Incomplete Information and Costly Signaling in College Admissions
No 2018-23, Working Papers from Banco de México
We analyze a college admissions game with asymmetric information between students and colleges. Students' preferences for colleges depend on the observable quality of the schools. In contrast, colleges' preferences for students depend on the latter's abilities, which are private information. Students and schools are matched via a decentralized mechanism in which students signal their abilities with costly observable signals. A closed-form symmetric separating equilibrium of this game that depends on the supply of and demand for schools seats and on college quality is characterized. In this equilibrium, an increase in the number of students, a reduction in the number of school seats or a drop in the quality of schools reduce the incentive of low-ability students to invest in signaling and increase it for high-ability students.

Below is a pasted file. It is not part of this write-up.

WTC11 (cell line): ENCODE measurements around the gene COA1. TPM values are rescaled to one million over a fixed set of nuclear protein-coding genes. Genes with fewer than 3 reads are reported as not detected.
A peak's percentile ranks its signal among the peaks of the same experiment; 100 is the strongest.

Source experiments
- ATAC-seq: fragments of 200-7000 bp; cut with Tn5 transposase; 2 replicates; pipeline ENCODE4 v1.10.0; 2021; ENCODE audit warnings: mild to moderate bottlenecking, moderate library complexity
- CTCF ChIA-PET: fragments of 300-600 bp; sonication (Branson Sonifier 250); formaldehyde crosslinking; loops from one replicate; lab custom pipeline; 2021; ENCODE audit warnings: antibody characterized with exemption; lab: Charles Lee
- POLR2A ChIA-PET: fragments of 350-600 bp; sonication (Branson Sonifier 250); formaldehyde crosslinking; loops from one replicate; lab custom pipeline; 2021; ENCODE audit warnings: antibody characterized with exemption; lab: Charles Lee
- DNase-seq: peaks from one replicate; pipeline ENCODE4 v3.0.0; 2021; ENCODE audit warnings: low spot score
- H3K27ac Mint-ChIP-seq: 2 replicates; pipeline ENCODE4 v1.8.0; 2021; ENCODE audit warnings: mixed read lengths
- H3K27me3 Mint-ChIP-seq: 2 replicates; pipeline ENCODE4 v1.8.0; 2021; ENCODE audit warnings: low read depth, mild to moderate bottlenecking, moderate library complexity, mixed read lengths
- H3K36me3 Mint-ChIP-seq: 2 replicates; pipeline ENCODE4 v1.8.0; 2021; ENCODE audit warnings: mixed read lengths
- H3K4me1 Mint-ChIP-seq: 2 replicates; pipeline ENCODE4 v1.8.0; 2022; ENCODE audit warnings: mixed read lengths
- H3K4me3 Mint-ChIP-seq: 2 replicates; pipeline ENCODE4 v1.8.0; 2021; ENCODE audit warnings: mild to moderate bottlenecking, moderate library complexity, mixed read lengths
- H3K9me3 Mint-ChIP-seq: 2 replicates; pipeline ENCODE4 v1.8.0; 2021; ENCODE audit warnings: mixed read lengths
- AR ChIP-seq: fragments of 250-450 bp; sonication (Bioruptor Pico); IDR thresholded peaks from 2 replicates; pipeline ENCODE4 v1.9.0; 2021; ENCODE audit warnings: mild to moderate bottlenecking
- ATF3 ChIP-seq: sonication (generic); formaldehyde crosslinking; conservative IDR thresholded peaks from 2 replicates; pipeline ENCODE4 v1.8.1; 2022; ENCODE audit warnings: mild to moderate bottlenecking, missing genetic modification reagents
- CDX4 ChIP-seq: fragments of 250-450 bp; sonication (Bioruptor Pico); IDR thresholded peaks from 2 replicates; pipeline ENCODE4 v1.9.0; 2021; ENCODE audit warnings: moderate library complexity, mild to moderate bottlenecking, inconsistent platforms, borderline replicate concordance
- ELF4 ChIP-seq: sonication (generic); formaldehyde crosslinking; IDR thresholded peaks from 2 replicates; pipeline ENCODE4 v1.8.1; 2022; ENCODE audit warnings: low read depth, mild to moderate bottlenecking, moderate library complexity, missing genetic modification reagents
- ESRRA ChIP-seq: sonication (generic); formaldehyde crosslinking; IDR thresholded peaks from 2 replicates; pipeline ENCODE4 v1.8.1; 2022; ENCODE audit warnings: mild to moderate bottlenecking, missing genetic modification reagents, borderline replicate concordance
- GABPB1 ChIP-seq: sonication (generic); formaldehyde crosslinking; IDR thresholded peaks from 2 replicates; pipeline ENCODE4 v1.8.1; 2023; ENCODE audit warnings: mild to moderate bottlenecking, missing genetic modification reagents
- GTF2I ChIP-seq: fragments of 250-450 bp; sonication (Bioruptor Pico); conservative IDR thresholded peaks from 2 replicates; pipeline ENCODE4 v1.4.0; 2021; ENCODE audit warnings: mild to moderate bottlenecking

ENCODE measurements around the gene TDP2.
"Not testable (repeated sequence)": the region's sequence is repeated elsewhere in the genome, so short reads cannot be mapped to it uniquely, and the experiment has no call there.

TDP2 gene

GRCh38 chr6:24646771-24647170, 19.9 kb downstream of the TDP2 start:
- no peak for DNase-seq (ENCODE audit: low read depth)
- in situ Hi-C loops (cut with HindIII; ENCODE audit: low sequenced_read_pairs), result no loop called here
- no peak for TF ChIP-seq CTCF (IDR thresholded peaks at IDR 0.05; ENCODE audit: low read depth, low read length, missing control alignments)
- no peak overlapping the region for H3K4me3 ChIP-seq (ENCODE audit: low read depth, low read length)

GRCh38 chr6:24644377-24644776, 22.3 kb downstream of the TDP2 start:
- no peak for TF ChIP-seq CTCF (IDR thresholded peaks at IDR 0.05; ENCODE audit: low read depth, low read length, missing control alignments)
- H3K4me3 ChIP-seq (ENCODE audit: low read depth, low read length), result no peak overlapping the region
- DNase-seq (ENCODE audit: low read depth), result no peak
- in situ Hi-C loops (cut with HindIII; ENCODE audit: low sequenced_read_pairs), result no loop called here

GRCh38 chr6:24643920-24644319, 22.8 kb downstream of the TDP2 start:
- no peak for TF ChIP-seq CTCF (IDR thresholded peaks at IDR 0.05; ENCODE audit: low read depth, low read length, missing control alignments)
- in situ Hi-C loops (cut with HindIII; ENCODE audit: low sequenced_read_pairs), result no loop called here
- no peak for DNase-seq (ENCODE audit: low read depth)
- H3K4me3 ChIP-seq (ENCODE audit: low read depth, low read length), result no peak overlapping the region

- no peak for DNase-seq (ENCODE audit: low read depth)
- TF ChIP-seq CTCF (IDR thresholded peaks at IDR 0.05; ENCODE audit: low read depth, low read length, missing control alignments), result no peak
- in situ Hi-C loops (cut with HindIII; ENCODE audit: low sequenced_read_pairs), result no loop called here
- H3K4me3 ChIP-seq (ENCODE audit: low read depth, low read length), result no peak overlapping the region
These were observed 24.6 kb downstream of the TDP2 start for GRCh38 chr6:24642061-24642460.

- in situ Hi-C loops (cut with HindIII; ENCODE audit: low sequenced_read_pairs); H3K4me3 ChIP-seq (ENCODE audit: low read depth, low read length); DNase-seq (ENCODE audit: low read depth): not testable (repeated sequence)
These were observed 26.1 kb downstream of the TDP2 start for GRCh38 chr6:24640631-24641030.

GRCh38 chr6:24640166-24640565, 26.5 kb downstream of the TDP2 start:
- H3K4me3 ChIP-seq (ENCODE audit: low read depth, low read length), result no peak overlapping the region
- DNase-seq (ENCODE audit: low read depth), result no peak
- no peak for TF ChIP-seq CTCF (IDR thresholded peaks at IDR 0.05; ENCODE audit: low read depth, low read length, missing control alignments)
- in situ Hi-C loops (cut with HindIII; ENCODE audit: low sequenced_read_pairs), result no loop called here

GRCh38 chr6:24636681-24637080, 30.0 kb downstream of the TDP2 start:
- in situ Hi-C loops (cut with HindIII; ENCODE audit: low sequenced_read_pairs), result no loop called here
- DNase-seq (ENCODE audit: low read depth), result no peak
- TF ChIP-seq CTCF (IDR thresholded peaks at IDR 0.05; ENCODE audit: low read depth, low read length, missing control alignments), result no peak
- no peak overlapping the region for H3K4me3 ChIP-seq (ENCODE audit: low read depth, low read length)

Keywords: College Admissions; Decentralized Mechanisms; Incomplete Information; Coordination Problems; Costly Signaling (search for similar items in EconPapers)
JEL-codes: D82 C70 C71 C72 C78 (search for similar items in EconPapers)
New Economics Papers: this item is included in nep-gth and nep-mic
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